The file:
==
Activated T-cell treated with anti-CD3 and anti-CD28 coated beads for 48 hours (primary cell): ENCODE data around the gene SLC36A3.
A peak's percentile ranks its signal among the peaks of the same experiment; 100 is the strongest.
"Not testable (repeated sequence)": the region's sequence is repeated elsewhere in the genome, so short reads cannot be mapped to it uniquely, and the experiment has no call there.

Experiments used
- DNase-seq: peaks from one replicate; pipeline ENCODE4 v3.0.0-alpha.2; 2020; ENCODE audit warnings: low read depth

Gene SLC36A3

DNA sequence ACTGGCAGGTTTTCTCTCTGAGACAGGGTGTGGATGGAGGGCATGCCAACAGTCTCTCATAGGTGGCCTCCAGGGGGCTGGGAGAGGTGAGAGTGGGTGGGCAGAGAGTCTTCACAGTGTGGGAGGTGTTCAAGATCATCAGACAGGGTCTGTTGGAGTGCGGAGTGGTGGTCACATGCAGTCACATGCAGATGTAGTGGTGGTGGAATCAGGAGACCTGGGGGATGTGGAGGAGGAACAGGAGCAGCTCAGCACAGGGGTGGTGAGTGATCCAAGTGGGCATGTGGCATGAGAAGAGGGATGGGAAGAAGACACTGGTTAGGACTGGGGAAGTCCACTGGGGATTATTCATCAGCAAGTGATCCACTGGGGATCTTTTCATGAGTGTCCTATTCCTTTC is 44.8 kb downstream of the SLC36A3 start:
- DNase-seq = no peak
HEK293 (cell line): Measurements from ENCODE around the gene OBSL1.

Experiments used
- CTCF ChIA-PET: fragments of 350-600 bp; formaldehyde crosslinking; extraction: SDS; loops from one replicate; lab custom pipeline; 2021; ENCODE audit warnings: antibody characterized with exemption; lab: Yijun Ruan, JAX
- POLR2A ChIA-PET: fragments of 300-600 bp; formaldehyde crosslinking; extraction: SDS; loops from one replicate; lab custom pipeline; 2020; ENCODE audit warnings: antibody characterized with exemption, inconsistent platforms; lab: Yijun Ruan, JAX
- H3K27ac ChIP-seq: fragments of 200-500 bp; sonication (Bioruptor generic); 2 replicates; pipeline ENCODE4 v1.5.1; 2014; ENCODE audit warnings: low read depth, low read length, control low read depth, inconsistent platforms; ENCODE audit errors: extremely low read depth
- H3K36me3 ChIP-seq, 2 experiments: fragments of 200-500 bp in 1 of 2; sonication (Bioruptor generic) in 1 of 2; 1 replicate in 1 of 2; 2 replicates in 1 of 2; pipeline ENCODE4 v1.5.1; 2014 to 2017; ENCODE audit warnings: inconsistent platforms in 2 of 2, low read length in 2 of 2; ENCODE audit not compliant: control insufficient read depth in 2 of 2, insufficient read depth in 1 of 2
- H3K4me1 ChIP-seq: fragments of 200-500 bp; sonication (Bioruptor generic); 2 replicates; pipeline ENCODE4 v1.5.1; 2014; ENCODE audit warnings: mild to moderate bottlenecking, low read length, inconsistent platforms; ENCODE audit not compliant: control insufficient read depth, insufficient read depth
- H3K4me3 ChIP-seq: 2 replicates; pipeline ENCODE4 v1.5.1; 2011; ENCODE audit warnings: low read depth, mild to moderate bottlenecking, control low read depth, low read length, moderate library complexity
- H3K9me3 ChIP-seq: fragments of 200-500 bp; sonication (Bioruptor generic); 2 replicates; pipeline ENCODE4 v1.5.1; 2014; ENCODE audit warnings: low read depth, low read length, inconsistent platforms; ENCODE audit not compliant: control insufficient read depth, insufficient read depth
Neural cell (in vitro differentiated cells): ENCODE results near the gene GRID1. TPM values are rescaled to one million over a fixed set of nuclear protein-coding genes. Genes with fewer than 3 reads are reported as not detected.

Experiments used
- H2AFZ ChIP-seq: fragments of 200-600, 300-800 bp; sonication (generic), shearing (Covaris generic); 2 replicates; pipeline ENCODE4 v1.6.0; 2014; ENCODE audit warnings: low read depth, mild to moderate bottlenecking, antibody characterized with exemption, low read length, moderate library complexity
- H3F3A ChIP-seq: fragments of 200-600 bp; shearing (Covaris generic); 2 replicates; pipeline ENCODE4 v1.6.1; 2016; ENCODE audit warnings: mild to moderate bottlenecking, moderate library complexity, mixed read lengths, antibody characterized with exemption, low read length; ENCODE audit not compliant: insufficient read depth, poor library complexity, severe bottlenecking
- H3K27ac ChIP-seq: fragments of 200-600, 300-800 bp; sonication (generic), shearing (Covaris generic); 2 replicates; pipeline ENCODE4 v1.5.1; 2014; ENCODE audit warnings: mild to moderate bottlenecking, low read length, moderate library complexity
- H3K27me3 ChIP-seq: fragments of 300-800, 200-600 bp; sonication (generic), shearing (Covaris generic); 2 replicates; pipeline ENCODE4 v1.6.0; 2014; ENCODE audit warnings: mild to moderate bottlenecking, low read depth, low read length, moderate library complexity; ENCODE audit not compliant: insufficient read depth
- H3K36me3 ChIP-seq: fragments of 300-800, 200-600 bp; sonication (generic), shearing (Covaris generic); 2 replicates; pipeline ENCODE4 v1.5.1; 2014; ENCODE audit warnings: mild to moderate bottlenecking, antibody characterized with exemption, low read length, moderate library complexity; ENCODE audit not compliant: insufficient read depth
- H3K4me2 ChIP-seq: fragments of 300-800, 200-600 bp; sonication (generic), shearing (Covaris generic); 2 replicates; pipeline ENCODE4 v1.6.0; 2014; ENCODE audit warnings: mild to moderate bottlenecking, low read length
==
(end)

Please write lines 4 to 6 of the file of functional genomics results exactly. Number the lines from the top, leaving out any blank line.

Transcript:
Experiments used
- DNase-seq: peaks from one replicate; pipeline ENCODE4 v3.0.0-alpha.2; 2020; ENCODE audit warnings: low read depth

Gene SLC36A3